Friday, May 8, 2009

More remembrances of Jack Kemp

Conservative hero

May 7th 2009 WASHINGTON, DC.From The Economist print edition

A liberal Republican in the best sense

WINSTON CHURCHILL once said that he “preferred the past to the present and the present to the future”. Jack Kemp had exactly the opposite point of view. For him the future always promised to be better than both the present and the past—provided that the government would just get out of the way.[full article]


The Importance of Jack Kemp

By Jeffrey Lord on 1.9.09, American Spectator

"When you tax something you get less of it, and when you reward something you get more of it."
With that simple exhortation -- and this is a man born to exhort -- Jack Kemp changed his party, changed his country and, ultimately, changed the world.
[full article]


What Jack Kemp Accomplished: The congressman from Buffalo changed his party and the country for the better.

by Fred Barnes, The Weekly Standard, 05/03/2009 7:20:00 PM

Jack Kemp was a speaker in search of an audience. But unlike most of Washington, including the city's journalists, Kemp had something important to say. He may have been embarrassed about his academic background--he was a physical education major at Occidental College in California--but the truth was he knew more about economics and what worked in the real world to create growth and jobs than almost anyone else in town.

[Excerpt] Here are the four things I give Kemp credit for:

1) Popularizing tax cuts as the best and most reliable way to spur economic growth and create jobs.

2) Persuading Ronald Reagan to adopt a 30 percent reduction in individual income tax rates initially as the main domestic message of his campaign in 1980 and then as the top priority of his presidency.


3) Transforming Republicans from an effete country-club party into a broad-based party with appeal to middle and working class voters.

4) Making, along with Reagan, Republicans the optimistic, positive party of ideas. [Full Article]


Heritage Foundation Mourns Loss of Jack Kemp, Fighter and Leader

Posted By Rory Cooper On May 2, 2009, The Heritage Foundation

Heritage Foundation President Edwin Feulner tonight issued the following statement on the death of Jack Kemp, former secretary of the Department of Housing and Urban Development and longtime Heritage Foundation Distinguished Fellow:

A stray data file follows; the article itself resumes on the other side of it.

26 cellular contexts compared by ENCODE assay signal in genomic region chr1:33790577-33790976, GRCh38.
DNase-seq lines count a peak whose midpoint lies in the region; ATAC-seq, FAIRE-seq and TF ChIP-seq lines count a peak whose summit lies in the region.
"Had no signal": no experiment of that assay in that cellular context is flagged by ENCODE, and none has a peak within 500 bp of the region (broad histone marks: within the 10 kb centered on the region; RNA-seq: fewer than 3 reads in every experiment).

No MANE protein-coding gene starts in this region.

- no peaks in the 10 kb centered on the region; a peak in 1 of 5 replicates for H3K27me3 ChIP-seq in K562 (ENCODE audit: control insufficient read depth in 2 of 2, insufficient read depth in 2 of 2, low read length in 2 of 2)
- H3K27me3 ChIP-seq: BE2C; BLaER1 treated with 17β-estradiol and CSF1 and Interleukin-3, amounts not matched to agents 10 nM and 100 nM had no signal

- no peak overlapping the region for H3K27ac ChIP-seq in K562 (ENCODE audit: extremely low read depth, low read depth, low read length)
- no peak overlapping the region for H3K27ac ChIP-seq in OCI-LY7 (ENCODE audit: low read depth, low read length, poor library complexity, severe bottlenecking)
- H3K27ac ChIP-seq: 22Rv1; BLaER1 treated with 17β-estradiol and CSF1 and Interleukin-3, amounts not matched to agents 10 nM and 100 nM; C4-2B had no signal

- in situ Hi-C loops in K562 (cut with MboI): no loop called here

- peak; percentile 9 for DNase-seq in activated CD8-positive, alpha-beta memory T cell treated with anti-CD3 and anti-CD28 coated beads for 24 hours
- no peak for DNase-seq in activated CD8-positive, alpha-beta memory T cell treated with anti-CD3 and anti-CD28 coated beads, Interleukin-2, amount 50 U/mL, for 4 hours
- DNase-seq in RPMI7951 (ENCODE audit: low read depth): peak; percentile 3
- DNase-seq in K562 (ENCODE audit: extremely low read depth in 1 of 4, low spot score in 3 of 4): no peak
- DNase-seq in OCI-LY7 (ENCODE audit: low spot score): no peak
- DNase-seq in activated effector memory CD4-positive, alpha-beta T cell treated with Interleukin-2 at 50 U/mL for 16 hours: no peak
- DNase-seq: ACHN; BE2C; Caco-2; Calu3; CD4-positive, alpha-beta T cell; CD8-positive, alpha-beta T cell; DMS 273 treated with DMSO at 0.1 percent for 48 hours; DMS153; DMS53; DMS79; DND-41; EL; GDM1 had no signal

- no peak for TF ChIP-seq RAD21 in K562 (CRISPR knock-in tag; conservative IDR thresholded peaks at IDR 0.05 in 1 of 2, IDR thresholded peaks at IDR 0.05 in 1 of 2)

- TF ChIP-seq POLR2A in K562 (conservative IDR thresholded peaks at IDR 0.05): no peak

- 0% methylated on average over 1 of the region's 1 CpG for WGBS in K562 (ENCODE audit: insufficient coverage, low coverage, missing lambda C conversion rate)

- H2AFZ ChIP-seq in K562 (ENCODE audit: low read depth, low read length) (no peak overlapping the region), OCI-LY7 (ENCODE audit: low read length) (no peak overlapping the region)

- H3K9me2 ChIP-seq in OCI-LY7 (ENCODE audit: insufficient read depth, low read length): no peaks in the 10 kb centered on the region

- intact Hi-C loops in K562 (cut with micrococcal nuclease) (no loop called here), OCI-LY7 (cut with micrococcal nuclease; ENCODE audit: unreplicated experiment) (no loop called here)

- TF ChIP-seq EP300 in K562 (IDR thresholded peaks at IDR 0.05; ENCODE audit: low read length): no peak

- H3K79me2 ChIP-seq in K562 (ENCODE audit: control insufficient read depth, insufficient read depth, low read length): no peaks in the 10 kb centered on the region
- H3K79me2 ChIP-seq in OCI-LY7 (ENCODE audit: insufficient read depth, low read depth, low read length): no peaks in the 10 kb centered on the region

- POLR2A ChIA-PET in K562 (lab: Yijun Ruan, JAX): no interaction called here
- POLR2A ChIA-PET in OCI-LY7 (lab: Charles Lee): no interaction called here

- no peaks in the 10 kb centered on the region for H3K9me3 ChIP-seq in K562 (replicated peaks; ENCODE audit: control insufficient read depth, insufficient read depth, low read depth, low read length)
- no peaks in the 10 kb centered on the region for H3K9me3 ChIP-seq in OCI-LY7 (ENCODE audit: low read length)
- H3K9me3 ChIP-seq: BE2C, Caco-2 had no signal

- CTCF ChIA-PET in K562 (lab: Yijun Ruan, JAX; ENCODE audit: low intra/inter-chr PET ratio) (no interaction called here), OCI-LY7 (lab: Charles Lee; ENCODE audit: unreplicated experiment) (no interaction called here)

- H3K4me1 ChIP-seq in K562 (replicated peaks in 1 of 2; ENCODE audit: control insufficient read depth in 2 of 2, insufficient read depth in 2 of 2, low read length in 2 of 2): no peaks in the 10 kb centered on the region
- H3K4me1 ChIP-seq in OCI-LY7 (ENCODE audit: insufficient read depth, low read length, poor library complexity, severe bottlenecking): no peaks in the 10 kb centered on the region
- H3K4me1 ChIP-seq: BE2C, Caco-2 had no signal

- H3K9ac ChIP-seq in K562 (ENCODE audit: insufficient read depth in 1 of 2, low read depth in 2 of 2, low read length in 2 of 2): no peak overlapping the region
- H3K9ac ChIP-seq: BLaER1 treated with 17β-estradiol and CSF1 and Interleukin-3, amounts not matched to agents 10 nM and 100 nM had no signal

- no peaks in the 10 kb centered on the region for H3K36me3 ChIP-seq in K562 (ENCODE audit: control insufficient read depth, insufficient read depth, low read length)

“Jack Kemp was a leader – whether it was in a football huddle, a national political campaign or a policy discussion about the Austrian school of economics.

“I first met Jack nearly 40 years ago, during his freshman year in Congress. When he introduced the Jobs Creation Act – a major legislative advance of supply-side economics – I knew I had found an ally. That ally soon became my friend

“Jack was a ‘bleeding-heart conservative.’ He wanted to make it possible for every American to succeed and eagerly worked with people of all races, colors and creeds toward that end.

“Across-the-board tax cuts and ‘enterprise zones’ for blighted neighborhoods are now common economic prescriptions – especially during these hard times. But to make these ideas respectable, Jack had to fight for them constantly during his years in Congress, as Housing and Urban Development secretary, as chairman of a national tax reform commission, and during his presidential and vice presidential campaigns.

“He won those fights, and millions benefited. The tax cuts that Jack helped engineer in the 1980s gave Americans unprecedented prosperity for decades. His commission also boldly proposed a national flat tax. Those policies also helped spread freedom around the world.

“I remember standing with him in Moscow’s Red Square in 1990. The Cold War was starting to thaw, but few even suspected that the Soviet Union’s days were numbered. Jack knew. As we stood on the square, in view of the Kremlin, he pointed out an astonishing sign: The line for the new McDonald’s restaurant was longer than the line for Lenin’s tomb.

“Many people will remember Jack as a great football player – and rightly so. But he was also a great player in the world of ideas, with a mind as strong as his arm. I will miss his strength and friendship greatly.”

Stumble Upon Toolbar
My Zimbio
Top Stories

No comments:

Post a Comment